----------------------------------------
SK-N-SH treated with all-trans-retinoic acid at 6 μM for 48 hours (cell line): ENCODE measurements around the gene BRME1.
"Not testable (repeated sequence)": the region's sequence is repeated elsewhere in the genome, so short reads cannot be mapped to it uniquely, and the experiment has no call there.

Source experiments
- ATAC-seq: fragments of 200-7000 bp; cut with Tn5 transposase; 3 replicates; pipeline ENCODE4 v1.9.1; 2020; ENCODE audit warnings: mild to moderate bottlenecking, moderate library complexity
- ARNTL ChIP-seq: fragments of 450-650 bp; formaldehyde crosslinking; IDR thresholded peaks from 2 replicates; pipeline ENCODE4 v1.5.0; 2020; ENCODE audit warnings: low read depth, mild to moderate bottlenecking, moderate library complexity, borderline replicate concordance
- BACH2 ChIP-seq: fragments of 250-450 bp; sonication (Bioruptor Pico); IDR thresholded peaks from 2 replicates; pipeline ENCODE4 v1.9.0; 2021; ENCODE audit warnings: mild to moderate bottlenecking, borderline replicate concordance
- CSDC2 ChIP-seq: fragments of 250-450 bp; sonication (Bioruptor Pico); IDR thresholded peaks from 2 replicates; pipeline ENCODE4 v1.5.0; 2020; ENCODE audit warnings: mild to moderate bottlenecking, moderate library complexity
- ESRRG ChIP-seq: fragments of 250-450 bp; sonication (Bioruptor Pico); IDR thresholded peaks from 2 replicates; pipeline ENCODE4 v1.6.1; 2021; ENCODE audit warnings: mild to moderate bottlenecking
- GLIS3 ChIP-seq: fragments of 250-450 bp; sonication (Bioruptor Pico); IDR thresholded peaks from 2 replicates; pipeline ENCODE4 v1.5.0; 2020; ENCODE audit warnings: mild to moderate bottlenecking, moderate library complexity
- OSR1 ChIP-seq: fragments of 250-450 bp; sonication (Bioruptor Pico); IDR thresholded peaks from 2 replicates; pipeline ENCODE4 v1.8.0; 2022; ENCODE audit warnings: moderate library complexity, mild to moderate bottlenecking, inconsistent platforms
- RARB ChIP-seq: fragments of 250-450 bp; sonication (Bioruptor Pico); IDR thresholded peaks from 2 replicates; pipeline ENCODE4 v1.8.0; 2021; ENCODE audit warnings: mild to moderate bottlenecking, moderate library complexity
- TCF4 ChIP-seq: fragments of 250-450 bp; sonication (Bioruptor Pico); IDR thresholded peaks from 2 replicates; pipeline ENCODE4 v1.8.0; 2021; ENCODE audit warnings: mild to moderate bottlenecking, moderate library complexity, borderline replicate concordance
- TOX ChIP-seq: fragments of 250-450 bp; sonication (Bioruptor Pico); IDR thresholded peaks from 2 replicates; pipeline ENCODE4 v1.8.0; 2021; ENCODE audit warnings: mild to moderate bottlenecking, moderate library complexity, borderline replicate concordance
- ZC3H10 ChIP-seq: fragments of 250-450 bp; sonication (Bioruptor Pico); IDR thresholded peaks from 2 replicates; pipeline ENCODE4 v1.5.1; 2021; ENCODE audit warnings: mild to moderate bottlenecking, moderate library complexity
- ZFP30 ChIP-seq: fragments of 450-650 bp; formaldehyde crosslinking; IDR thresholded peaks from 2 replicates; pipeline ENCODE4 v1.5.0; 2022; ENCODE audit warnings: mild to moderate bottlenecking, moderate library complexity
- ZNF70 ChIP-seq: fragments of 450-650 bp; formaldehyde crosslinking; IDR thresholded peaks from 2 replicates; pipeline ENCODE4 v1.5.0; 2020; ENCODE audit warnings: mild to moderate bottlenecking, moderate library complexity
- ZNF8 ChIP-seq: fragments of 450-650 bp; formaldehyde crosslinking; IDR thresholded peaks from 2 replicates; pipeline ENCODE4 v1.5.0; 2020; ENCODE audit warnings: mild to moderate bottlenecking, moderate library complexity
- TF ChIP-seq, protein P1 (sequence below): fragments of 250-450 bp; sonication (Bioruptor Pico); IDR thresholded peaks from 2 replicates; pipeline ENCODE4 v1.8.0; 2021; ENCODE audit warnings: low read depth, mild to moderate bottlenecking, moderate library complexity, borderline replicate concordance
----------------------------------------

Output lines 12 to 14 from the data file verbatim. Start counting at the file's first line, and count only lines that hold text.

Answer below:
- TCF4 ChIP-seq: fragments of 250-450 bp; sonication (Bioruptor Pico); IDR thresholded peaks from 2 replicates; pipeline ENCODE4 v1.8.0; 2021; ENCODE audit warnings: mild to moderate bottlenecking, moderate library complexity, borderline replicate concordance
- TOX ChIP-seq: fragments of 250-450 bp; sonication (Bioruptor Pico); IDR thresholded peaks from 2 replicates; pipeline ENCODE4 v1.8.0; 2021; ENCODE audit warnings: mild to moderate bottlenecking, moderate library complexity, borderline replicate concordance
- ZC3H10 ChIP-seq: fragments of 250-450 bp; sonication (Bioruptor Pico); IDR thresholded peaks from 2 replicates; pipeline ENCODE4 v1.5.1; 2021; ENCODE audit warnings: mild to moderate bottlenecking, moderate library complexity